Take the 2-minute tour ×
Stack Overflow is a question and answer site for professional and enthusiast programmers. It's 100% free, no registration required.

I just wondered if it possible within various Visual Studio versions to automatically remove all references from a project that were never been used?

In your answer, please specify which version of VS the solution applies to.

share|improve this question
    
Generally wondering, Does removing these DLLs result in observable improvement in build time or something else? (Of course, other than removing redundant dependencies) –  Monish Dec 24 '14 at 6:32

8 Answers 8

Using DevExpress, I follow these instructions:

  1. In VS, go to DevExpress - Editor - Code Cleanup. Under Rules, check 'Remove unused namespace references'. Click OK.
  2. Right-click on the solution, and choose 'Code Cleanup'. The cleanup runs for a few minutes, and finishes.
  3. Build your application
share|improve this answer

To remove a reference in Visual C# In Solution Explorer, open the References node under the project node. Right-click a reference and click Remove.

share|improve this answer
1  
This doesn't seem to be either confined to unused only or automatic in operation. –  Nathan Tuggy Jan 24 at 1:21

If you have Resharper (plugin) installed, you can access a feature that allows you to analyze used references via Solution Explorer > (right click) References > Optimize References...

http://www.jetbrains.com/resharper/webhelp/Refactorings__Remove_Unused_References.html

However it's not perfect, any assemblies which are dependent on referenced assemblies in your current project are still marked as unused.

enter image description here

share|improve this answer

For anybody coming here looking for Visual studio 2012:

Download and Install Reference Assistant for Visual Studio 11

Later you can do:

enter image description here

share|improve this answer
    
Reference Assistant for Visual Studio 11 seems to be inaccurate, it showed me a bunch of unused references I knew actually being used (installed through Nuget). –  Bill Yang Dec 19 '13 at 17:30
    
tried, acted very dumb in my use cases. –  omid.n Mar 28 '14 at 18:22
1  
Not working with MVC project. It remove essential DLL as .Helpers and .WebPage –  User.Anonymous Sep 1 '14 at 15:58

The Resharper extension will do this for you.

This extension supports Visual Studio 2005 through 2013.

While the compiler won't include unused assemblies, extraneous using statements and references slows down Visual Studio and Intellisense, since there's more code the tools have to consider.

share|improve this answer
    
that one have found a lot of unused references in out project - but a bunch of them where really in use... So i do not trust Resharper with references –  Offler Mar 27 '14 at 10:34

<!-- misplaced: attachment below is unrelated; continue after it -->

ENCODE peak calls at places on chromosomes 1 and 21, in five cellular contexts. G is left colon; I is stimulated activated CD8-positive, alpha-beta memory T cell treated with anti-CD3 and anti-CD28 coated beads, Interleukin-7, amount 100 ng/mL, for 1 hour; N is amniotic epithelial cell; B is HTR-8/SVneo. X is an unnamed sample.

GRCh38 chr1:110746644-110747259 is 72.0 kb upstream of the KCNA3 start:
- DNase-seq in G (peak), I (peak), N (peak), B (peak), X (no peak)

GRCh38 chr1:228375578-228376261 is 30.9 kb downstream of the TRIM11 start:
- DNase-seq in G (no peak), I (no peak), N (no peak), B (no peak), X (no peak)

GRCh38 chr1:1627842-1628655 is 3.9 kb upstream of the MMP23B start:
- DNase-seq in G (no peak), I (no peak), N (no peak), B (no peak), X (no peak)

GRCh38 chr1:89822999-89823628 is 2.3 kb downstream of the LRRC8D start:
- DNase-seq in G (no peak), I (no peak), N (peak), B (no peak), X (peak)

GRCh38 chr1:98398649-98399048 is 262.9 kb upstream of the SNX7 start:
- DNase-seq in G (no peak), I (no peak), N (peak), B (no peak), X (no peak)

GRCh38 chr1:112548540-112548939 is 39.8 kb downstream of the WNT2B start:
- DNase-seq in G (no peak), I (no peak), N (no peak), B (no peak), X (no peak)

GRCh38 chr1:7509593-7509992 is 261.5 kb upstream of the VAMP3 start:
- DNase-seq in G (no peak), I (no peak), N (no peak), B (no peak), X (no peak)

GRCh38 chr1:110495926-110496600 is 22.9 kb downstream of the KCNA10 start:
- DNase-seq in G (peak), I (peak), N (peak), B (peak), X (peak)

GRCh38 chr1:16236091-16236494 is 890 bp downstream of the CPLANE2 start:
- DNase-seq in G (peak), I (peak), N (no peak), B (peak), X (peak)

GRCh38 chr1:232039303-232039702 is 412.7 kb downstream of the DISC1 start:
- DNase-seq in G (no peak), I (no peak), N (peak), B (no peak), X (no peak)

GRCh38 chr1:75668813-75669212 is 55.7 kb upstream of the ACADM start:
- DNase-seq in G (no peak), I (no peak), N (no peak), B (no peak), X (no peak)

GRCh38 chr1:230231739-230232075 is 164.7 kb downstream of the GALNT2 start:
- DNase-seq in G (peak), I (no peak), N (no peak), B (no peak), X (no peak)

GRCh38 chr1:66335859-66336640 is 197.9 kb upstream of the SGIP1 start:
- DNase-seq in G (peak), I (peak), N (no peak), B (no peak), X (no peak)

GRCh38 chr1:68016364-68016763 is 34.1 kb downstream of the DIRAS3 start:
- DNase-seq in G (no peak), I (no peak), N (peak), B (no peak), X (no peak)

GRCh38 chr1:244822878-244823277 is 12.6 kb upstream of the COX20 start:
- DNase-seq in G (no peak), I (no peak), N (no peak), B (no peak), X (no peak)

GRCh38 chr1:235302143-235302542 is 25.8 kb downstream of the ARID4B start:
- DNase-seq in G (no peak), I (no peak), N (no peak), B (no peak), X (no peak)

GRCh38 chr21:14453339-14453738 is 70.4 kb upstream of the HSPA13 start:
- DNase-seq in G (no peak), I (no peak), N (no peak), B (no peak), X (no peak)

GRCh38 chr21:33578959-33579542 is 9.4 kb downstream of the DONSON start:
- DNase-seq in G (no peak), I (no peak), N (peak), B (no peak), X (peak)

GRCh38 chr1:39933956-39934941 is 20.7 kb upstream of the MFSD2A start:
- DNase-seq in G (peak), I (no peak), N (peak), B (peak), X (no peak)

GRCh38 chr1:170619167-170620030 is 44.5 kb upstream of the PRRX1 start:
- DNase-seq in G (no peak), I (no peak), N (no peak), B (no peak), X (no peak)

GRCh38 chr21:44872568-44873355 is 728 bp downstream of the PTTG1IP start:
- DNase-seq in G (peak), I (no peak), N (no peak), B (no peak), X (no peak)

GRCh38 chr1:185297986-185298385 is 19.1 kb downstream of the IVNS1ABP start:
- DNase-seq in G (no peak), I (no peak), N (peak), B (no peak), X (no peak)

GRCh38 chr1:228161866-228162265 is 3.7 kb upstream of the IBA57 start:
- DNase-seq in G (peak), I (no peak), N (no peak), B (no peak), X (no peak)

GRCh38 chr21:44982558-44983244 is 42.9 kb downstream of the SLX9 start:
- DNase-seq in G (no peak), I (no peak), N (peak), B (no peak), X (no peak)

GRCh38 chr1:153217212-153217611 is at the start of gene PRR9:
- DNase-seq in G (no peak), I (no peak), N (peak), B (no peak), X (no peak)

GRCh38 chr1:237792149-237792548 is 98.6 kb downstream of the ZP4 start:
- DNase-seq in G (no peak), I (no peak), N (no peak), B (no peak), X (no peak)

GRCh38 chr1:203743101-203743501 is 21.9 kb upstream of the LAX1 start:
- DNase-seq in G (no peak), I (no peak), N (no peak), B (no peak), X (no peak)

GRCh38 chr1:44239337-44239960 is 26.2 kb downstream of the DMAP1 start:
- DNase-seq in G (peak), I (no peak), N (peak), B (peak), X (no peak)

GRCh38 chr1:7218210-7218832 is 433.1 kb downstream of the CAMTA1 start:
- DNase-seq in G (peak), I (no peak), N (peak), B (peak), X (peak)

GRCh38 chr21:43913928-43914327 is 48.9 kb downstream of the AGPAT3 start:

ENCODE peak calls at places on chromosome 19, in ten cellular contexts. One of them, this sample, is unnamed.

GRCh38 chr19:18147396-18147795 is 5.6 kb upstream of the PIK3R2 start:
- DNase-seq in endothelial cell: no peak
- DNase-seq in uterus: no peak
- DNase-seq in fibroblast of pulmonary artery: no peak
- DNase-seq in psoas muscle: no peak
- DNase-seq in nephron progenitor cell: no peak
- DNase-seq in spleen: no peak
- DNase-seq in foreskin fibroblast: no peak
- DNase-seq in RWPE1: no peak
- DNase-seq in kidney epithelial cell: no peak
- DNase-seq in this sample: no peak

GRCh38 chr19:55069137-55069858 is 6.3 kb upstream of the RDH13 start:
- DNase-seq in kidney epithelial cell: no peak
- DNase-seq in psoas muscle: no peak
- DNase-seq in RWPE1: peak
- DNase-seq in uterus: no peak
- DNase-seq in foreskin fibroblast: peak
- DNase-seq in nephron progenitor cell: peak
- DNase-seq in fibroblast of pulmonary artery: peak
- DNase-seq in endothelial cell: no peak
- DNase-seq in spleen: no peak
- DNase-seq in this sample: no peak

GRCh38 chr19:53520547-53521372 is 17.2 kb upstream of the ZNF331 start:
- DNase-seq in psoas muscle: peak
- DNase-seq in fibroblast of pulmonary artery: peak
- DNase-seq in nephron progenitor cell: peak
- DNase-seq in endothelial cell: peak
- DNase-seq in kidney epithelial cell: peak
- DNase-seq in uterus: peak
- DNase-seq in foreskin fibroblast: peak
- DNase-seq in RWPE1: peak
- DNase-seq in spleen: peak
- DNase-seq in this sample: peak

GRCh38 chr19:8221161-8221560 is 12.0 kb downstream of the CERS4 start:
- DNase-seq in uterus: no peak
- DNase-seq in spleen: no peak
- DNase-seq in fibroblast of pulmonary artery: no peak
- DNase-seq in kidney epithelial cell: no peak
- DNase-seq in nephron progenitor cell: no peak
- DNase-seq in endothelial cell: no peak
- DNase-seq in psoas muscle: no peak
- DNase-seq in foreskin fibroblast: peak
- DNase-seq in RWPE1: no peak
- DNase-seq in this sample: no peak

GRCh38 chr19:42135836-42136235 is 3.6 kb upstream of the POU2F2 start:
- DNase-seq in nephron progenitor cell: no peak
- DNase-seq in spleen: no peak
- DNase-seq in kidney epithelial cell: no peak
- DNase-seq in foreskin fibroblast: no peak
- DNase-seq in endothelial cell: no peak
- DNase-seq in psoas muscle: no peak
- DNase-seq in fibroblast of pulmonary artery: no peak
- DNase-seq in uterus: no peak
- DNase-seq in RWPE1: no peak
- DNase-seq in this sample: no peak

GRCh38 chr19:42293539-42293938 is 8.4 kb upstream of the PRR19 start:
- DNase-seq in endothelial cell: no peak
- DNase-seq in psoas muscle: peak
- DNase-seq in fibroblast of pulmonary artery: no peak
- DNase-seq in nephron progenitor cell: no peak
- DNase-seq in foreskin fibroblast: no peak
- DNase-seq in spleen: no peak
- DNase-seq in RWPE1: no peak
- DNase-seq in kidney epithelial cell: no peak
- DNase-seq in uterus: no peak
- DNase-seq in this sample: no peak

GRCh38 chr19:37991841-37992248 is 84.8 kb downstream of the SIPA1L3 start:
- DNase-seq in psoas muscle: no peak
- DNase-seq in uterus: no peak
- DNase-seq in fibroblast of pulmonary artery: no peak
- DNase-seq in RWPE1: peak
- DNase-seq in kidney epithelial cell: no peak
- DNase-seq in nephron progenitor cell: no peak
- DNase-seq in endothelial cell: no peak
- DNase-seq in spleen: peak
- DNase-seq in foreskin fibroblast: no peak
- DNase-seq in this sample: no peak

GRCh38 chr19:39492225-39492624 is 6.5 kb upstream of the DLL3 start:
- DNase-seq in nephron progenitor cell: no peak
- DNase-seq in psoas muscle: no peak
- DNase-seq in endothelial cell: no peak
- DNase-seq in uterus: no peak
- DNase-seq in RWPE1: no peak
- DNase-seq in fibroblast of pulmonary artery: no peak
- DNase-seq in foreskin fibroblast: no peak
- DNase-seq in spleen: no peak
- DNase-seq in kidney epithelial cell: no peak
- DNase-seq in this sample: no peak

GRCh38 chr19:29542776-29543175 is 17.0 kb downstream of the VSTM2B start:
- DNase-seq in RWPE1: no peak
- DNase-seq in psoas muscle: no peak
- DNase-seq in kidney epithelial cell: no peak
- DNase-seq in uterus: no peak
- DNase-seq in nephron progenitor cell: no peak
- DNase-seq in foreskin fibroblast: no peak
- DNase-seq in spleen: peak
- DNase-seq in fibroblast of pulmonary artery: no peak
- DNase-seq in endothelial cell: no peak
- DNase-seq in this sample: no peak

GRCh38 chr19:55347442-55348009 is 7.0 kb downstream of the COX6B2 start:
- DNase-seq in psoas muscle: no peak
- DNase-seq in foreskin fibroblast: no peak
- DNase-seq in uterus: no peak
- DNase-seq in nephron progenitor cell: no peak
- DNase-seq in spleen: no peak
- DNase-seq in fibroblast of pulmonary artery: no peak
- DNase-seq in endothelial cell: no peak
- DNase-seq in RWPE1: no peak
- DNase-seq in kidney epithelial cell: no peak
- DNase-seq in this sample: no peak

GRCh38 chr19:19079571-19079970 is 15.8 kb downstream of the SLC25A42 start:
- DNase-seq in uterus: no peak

Resharper consumes tons of memory in big projects when there are many references which eventually crashes VS –  Cemre Apr 16 '14 at 21:01

You can use Reference Assistant extension from the Visual Studio extension gallery.

Used and works for Visual Studio 2010.

share|improve this answer
2  
You need to be careful with web projects. It reports DLLs that are used as "unused". –  Miro Aug 29 '13 at 17:25
    
I agree with Miro. I tried to use this with my web project and it selected two dozen references that were required to run my web application (System.Web.*, Ninject.*, EntityFramework, just to name a few). –  Denis Oct 1 '13 at 17:11
    
Not working with MVC project. It remove essential DLL as .Helpers and .WebPage –  User.Anonymous Sep 1 '14 at 15:59

You can try free VS2010 extension: Reference Assistant by Lardite group. It works perfect for me. This tool helps to find unused references and allows to choose what references should be removed.

share|improve this answer
17  
doesn't work with VS 2012/2013 –  Amit Jan 9 '14 at 1:14
    
Not working with MVC project. It remove essential DLL as .Helpers and .WebPage –  User.Anonymous Sep 1 '14 at 16:00
1  
@Amit the extension has a working version for VS2012 now –  Philipp M Sep 24 '14 at 10:04
    
@PhilippM Thank you! –  Jim Buckley Barret Mar 29 at 12:27

In a Visual Basic project there is support to remove "Unused References" (Project-->References-->Unused References). In C# there isn´t such a function.

The only way to do it in a C# project (without other tools) is to remove possible unused assemblies, compile the project and verify if any errors occur during compilation. If none errors occur you have removed a unused assembly. (See my post)

If you want to know which project (assembly) depends on other assemblies you can use NDepend.

share|improve this answer
2  
In VS 2008/2010 there's a right-click menu option to remove or remove and sort usings. –  JohnB Aug 25 '10 at 20:38
7  
@JohnB : Of course you are right, but his question is about references (to assemblies) and not usings (of namespaces). –  Jehof Aug 26 '10 at 5:23
    
VS2012: menu:Project->properties->References->Unused references. –  LosManos Jan 23 at 13:30

Your Answer

 
discard

By posting your answer, you agree to the privacy policy and terms of service.

Not the answer you're looking for? Browse other questions tagged or ask your own question.